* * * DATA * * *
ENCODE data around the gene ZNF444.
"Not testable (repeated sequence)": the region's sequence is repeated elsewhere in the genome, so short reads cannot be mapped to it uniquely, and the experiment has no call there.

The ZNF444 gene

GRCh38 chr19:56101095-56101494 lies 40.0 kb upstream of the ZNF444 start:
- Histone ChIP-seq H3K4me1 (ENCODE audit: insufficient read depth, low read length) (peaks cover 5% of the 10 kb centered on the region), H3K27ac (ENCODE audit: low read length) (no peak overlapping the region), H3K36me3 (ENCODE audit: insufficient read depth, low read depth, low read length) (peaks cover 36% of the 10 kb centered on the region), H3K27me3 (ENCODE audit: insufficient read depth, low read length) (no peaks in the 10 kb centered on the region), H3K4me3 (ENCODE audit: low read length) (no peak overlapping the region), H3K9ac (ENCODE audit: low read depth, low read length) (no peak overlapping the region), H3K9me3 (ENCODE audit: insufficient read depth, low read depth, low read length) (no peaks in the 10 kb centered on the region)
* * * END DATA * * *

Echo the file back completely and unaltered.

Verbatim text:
ENCODE data around the gene ZNF444.
"Not testable (repeated sequence)": the region's sequence is repeated elsewhere in the genome, so short reads cannot be mapped to it uniquely, and the experiment has no call there.

The ZNF444 gene

GRCh38 chr19:56101095-56101494 lies 40.0 kb upstream of the ZNF444 start:
- Histone ChIP-seq H3K4me1 (ENCODE audit: insufficient read depth, low read length) (peaks cover 5% of the 10 kb centered on the region), H3K27ac (ENCODE audit: low read length) (no peak overlapping the region), H3K36me3 (ENCODE audit: insufficient read depth, low read depth, low read length) (peaks cover 36% of the 10 kb centered on the region), H3K27me3 (ENCODE audit: insufficient read depth, low read length) (no peaks in the 10 kb centered on the region), H3K4me3 (ENCODE audit: low read length) (no peak overlapping the region), H3K9ac (ENCODE audit: low read depth, low read length) (no peak overlapping the region), H3K9me3 (ENCODE audit: insufficient read depth, low read depth, low read length) (no peaks in the 10 kb centered on the region)